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If I am having

char = 'a'

how can I increase the value into 'b' and then into 'c' and so on..

I don't want to replace it or change it. Its much like

char = char + 1
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9  
does z wrap around into a? –  jamylak Aug 6 '12 at 11:18

4 Answers 4

>>> chr(ord('a') + 1)
'b'
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You can make an incrementer translation like this. I've mapped 'z' back onto 'a' in this case

>>> from string import maketrans, ascii_lowercase
>>> char_incrementer = maketrans(ascii_lowercase, ascii_lowercase[1:]+ascii_lowercase[0])
>>> 'a'.translate(char_incrementer)
'b'

you can just as easily apply it to a whole string

>>> 'hello'.translate(char_incrementer)
'ifmmp'
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Like this:

char = chr(ord(char) + 1)

or perhaps more pythonic like this:

from string import ascii_lowercase
char = ascii_lowercase[ascii_lowercase.index(char) + 1]

Beware that both of these methods have potentially undesired behaviour after you reach z.

Without knowing what you're going to use it for it's hard to say for certain, but I would look into whether you can do whatever it is you're doing in a way that avoids this problem. For instance, if you have code like this:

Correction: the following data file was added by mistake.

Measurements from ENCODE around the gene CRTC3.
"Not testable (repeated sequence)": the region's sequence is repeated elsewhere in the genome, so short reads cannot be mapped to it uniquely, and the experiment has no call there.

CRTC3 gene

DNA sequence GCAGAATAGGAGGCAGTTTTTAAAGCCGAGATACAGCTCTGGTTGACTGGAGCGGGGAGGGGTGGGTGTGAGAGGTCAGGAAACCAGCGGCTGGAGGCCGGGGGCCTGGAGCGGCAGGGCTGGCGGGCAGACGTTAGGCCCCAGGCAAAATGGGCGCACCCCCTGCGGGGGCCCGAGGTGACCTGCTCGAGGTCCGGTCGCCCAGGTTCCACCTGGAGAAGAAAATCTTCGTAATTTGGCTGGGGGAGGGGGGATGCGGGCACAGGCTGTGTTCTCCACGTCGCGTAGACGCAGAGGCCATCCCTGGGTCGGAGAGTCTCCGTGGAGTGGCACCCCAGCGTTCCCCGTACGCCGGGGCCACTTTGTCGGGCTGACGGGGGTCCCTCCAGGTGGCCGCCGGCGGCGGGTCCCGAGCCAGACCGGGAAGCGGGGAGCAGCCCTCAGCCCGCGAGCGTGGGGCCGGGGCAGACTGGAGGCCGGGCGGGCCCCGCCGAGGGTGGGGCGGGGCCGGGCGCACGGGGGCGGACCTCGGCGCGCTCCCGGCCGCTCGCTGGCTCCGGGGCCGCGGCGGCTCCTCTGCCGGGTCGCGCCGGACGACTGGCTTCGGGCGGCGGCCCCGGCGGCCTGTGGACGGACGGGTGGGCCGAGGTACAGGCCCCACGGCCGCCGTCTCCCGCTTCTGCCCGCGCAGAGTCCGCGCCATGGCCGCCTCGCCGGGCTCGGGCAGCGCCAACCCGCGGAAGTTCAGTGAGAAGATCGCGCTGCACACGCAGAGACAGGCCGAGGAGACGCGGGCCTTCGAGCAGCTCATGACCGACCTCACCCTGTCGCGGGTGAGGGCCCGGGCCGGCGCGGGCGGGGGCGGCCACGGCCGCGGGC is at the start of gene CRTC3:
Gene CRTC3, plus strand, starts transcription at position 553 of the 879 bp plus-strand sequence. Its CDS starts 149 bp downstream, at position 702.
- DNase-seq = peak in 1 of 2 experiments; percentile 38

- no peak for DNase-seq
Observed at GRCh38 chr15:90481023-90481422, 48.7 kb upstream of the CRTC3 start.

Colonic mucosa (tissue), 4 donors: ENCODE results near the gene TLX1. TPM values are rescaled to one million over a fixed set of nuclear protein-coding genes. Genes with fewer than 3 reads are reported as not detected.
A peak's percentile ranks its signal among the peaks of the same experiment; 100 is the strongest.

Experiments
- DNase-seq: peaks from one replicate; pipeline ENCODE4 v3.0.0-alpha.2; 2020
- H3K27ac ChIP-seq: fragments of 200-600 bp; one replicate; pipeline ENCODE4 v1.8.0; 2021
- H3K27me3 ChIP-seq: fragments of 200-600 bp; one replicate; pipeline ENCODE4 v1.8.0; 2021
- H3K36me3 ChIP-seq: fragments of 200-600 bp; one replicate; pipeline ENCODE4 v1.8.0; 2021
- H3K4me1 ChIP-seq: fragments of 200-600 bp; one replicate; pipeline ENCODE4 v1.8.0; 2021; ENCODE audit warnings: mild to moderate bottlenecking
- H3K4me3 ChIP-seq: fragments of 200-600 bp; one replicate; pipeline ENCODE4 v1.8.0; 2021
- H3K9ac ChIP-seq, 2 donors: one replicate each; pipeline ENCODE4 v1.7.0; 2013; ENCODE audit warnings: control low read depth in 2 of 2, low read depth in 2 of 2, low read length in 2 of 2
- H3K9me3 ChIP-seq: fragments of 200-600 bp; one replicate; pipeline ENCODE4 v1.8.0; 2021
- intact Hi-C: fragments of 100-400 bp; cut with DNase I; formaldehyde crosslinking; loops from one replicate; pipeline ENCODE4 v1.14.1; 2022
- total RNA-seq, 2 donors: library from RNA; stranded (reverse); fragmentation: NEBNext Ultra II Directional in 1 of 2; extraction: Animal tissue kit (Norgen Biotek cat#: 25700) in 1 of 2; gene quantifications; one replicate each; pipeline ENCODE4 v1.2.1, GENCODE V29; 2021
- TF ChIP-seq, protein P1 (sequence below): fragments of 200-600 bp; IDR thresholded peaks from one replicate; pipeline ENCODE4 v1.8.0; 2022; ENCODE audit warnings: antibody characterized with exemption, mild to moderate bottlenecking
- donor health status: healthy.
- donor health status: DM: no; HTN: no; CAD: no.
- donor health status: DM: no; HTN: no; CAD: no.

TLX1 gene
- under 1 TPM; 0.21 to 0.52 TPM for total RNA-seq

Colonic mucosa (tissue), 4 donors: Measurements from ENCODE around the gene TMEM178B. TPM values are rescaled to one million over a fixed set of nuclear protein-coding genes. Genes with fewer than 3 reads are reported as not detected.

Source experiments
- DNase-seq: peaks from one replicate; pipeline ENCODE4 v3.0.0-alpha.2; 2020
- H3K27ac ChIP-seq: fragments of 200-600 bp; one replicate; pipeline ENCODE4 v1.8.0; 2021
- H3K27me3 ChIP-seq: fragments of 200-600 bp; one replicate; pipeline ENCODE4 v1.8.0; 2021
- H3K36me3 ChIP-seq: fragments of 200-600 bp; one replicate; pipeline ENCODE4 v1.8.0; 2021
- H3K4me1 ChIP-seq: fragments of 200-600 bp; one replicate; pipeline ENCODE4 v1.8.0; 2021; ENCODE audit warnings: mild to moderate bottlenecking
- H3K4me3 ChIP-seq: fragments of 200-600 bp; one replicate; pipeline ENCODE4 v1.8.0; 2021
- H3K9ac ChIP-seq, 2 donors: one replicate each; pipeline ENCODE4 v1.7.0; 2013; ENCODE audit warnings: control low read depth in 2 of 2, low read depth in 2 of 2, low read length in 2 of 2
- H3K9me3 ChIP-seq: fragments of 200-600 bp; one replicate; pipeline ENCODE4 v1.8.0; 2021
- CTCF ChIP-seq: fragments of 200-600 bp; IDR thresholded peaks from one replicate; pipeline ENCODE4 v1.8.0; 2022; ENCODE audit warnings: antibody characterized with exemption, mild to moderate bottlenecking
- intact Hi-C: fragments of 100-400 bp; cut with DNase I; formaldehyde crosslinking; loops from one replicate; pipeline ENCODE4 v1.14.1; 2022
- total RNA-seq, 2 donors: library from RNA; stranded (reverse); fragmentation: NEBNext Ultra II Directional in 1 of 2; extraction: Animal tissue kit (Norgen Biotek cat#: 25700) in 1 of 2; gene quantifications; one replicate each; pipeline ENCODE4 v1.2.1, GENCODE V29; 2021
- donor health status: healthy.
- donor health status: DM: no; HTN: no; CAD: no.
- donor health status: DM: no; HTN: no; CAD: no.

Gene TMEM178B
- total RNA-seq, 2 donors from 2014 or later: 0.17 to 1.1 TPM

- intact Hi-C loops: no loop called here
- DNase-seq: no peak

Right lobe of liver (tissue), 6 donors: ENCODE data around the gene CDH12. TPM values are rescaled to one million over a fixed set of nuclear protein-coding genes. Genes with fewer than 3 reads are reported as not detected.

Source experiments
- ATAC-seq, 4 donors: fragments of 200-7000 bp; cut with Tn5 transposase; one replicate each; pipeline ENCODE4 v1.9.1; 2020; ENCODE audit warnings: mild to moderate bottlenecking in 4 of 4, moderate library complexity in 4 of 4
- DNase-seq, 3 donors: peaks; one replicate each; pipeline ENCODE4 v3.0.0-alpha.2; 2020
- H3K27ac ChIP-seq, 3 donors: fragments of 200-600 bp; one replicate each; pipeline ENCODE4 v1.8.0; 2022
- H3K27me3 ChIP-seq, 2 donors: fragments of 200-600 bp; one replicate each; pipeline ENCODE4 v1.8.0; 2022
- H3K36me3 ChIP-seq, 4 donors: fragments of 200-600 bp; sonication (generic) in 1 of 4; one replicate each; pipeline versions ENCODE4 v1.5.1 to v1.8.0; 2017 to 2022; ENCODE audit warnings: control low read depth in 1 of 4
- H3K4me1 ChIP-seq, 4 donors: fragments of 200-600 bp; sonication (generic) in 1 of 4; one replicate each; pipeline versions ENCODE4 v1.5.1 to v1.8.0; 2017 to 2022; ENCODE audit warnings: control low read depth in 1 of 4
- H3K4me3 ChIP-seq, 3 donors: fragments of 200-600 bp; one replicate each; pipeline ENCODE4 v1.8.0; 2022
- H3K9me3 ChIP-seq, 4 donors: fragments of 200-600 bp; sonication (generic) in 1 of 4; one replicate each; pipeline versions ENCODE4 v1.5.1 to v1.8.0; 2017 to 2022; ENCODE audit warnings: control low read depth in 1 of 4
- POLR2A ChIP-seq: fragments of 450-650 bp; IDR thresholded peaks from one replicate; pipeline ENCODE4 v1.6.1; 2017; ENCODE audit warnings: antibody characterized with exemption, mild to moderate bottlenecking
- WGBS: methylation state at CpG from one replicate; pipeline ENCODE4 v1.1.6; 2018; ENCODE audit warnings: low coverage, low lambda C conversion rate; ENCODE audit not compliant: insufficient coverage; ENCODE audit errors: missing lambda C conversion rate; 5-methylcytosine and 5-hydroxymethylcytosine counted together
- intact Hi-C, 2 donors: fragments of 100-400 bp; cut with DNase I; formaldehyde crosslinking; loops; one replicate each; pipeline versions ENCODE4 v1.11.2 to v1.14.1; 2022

char = "a"
while True:
    if xxx():
        break
    if yyy():
        continue
    value = zzz()
    print char, value
    char = chr(ord(char) + 1)

Do it like this instead:

def find_values():
    while True:
        if xxx():
            break
        if yyy():
            continue
        yield zzz()

for char, value in zip(ascii_lowercase, find_values()):
    print char, value
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2  
I think the first one is better and second is unnecessary –  jamylak Aug 6 '12 at 11:21
1  
The .index call is very slow –  gnibbler Aug 6 '12 at 11:31
1  
@gnibbler Its asymptotic behaviour as the string length increases is O(n), yes, but since the string is always 26 characters long it's not very slow. Timeit shows it's less than 50% slower than using chr and ord. But it's a good thing to be aware of when considering using the index method. –  Lauritz V. Thaulow Aug 6 '12 at 11:39
    
ascii_lowercase[(ascii_lowercase.index(char) + 1)%26] will make z -> a –  dansalmo Jul 18 '13 at 19:35
>>> chr((ord('a')+1)%97%26 + 97)
'b'
>>> chr((ord('z')+1)%97%26 + 97)
'a'
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